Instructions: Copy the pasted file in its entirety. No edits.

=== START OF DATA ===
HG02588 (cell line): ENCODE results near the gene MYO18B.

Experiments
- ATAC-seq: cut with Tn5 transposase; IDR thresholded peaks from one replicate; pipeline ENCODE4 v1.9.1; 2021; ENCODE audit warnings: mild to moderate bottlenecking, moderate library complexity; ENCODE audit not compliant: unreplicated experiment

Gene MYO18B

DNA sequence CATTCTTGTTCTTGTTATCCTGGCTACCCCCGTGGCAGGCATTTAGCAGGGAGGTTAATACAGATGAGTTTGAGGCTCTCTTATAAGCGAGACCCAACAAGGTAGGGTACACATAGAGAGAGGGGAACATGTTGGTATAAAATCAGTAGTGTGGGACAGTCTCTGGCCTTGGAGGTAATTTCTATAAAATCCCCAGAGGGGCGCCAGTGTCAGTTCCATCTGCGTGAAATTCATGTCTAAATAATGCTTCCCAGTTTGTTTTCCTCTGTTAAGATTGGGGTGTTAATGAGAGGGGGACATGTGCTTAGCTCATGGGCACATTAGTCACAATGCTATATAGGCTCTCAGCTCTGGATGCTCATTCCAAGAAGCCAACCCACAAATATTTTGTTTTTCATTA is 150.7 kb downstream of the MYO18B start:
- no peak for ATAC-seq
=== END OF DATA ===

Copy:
HG02588 (cell line): ENCODE results near the gene MYO18B.

Experiments
- ATAC-seq: cut with Tn5 transposase; IDR thresholded peaks from one replicate; pipeline ENCODE4 v1.9.1; 2021; ENCODE audit warnings: mild to moderate bottlenecking, moderate library complexity; ENCODE audit not compliant: unreplicated experiment

Gene MYO18B

DNA sequence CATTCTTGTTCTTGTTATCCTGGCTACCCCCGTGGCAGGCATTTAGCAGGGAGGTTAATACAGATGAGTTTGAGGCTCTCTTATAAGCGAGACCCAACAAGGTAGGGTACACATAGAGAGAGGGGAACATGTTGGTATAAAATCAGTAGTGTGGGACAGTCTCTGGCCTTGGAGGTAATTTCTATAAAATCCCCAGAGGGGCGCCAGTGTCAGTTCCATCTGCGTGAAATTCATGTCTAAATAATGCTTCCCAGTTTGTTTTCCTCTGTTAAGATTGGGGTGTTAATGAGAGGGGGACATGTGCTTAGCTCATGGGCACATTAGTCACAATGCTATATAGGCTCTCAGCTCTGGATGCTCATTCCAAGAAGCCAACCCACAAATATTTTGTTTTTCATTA is 150.7 kb downstream of the MYO18B start:
- no peak for ATAC-seq